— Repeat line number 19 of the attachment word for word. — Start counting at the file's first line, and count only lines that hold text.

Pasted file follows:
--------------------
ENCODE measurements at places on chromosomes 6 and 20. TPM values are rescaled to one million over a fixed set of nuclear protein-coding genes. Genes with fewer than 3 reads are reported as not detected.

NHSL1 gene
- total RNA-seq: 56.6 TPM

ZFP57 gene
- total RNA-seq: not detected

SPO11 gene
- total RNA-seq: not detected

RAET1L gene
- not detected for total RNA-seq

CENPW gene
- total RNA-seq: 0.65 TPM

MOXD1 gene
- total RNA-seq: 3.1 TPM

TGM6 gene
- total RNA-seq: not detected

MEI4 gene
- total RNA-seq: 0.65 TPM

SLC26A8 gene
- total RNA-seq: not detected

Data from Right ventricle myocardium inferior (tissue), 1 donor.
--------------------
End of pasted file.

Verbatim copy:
- total RNA-seq: not detected